Causes of Unemployment in Nepal

Causes of Unemployment in Nepal

Regarding employment, Nepal, a developing country in South Asia, faces many challenges. According to the Nepal Labour Force Survey 2018, the country’s unemployment rate was 11.4%. Women had a higher unemployment rate (15.7%) than men (10.5%). The age groups with the highest unemployment rates were 20-24 years (19.2%) and 25-29 years (16.4%). The following are some of the causes of unemployment in Nepal:

  1. Limited Economic Growth: The Nepalese economy has been growing slowly, resulting in a lack of job opportunities. According to the World Bank, Nepal’s GDP growth rate was 0.2% in 2020, mainly due to the COVID-19 pandemic’s impact. So, this has led to unemployment in Nepal.
  2. Low Industrialization: Nepal’s industrial sector is underdeveloped and does not offer enough job opportunities. Most of the population is involved in agriculture, which is insufficient to employ everyone. According to the Nepal Labour Force Survey, only 7% of the employed population worked in the industrial sector in 2018.
  3. Lack of Education and Skills: Many Nepalese do not have the education or skills needed to get a job in today’s economy. The Nepal Labour Force Survey found that in 2018, about 37% of people aged 15 and older had not finished primary school.
  4. Migration: Migration is another major cause of unemployment in Nepal. Many Nepalese move to other countries to find work, which leaves a hole in the local job market. According to the Department of Foreign Employment, more than 6 million Nepalese worked abroad in 2020.
  5. Political Uncertainty: Political unpredictability and conflict have hurt Nepal’s economy and job market. In 2019, Nepal ranked 113th out of 190 countries in the World Bank’s Ease of Doing Business report.
  6. Gender Inequality: There is a lot of inequality between men and women in Nepal, and it is hard for women to get an education or a job. According to the Nepal Labour Force Survey, the female labor force participation rate was only 40% in 2018.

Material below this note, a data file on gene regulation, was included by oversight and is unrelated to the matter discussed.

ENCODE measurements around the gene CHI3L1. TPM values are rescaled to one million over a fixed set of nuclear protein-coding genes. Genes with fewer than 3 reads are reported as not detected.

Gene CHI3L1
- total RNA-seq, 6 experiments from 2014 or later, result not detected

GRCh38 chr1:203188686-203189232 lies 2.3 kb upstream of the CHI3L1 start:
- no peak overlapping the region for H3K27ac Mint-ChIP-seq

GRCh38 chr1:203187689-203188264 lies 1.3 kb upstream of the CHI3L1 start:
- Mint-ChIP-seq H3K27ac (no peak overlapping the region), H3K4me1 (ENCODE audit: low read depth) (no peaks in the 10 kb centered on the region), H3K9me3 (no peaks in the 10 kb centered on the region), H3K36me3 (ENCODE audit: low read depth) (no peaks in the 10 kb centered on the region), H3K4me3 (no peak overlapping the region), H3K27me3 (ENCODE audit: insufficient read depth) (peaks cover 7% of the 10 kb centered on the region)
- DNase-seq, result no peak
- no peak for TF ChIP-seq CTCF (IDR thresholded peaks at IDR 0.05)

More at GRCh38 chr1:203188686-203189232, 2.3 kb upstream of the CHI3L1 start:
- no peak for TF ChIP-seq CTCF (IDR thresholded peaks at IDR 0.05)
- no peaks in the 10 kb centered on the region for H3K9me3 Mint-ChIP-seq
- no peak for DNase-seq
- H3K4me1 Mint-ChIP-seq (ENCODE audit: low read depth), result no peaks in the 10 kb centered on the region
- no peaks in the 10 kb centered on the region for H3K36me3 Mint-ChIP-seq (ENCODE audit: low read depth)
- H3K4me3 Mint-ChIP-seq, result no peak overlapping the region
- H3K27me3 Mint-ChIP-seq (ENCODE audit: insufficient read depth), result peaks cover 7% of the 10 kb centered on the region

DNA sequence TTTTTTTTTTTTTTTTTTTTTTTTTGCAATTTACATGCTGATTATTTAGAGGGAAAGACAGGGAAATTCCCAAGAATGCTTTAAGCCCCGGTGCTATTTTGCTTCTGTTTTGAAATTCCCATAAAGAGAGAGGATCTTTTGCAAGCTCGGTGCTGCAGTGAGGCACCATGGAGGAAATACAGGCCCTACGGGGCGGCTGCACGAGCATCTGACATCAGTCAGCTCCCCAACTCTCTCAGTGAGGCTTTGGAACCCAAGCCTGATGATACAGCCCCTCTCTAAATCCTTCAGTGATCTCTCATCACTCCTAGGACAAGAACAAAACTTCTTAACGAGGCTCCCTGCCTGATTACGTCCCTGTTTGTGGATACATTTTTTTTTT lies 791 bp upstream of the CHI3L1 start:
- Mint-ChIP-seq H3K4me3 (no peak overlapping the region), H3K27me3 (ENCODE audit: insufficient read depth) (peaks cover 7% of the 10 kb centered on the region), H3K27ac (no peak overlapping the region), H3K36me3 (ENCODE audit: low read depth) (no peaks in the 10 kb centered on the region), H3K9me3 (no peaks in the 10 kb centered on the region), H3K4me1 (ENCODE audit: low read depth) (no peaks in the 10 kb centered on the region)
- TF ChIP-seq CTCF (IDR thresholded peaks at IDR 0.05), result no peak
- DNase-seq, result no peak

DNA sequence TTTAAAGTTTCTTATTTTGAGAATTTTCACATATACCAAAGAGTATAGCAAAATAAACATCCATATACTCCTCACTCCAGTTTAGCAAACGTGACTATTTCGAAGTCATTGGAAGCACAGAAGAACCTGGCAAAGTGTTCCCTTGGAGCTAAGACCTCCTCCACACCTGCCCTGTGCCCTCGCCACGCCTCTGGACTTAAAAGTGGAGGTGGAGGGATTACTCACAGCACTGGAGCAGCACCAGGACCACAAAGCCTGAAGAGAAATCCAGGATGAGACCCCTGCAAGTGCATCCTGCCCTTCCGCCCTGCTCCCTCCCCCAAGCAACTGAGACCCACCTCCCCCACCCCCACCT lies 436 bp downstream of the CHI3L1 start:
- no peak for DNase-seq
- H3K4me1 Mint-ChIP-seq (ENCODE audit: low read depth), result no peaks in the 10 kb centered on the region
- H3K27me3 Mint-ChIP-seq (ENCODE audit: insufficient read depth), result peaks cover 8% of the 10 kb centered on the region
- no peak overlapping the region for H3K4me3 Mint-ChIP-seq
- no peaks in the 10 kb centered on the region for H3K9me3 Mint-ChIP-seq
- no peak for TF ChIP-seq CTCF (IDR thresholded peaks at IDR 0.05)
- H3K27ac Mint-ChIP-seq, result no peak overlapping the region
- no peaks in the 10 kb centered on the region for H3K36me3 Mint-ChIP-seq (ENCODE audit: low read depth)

7. Population Growth: Nepal’s population has been growing steadily, which has put pressure on the job market. According to the Central Bureau of Statistics, Nepal’s population was around 29.5 million in 2021, an increase of 1.34% from the previous year. This is another major cause of unemployment in Nepal.
  8. Lack of Investment: The Nepalese government has not put enough money into building infrastructure and creating jobs. Private sector investment has also been limited, which has affected the job market. According to the World Bank, Nepal’s gross capital formation was 22.5% of GDP in 2019, which is lower than the average for South Asia.
  9. Natural Disasters: Nepal is prone to natural disasters such as earthquakes, floods, and landslides, which can damage infrastructure and affect the job market. For example, the 2015 earthquake in Nepal greatly affected the economy and jobs there.
  10. Informal Sector: Many Nepalese people work in the informal sector, which has jobs that don’t pay well and aren’t safe. According to the Nepal Labour Force Survey, in 2018, about 73% of the people who worked did so in the informal sector.
  11. Lack of Entrepreneurship: Entrepreneurship is essential for job creation, but there is a lack of entrepreneurship in Nepal. According to the Global Entrepreneurship Monitor, Nepal’s entrepreneurship rate was only 12.7% in 2020, which is lower than the average for South Asia.
  12. Corruption: Corruption is a big problem in Nepal, which makes it harder to invest and create jobs. Nepal ranked 117th out of 180 countries in the Transparency International Corruption Perceptions Index 2020. Hence, it is also a prime cause of unemployment in Nepal.
  13. Unequal Distribution of Land: In Nepal, land ownership is highly unequal, with a small percentage of the population owning the majority of the land. Because of this, many people, especially those from marginalized groups, don’t have access to land and farming resources. Because of how the land is divided, poverty and unemployment are more common in some places, especially in rural areas.
  14. Seasonal Agriculture: Nepal’s economy is heavily dependent on agriculture, but much of it is seasonal, leaving farmers unemployed for much of the year. This makes it hard to make a steady income and keep a job, especially for people who work in subsistence agriculture. This lack of a steady income and jobs in agriculture has made it hard for people to get by in rural areas, where poverty and unemployment are common.
  15. Slow Pace of Industrial Development: Nepal’s industrial development has been slow, with only a few sectors experiencing growth. Because of this, there aren’t enough jobs in the industrial sector, especially in manufacturing, which could give many jobs to people with low skills. Nepal has also had trouble diversifying its economy, which could have led to more jobs in different fields because it hasn’t put enough money into its industries.

These factors have significantly contributed to Nepal’s high levels of unemployment. To address these issues, the government, private sector, and civil society must work together to address the root causes of unemployment and create more opportunities for Nepalese workers. Land reform, investment in infrastructure and industries, and skill development programs could all help Nepal create more jobs and reduce poverty and inequality.

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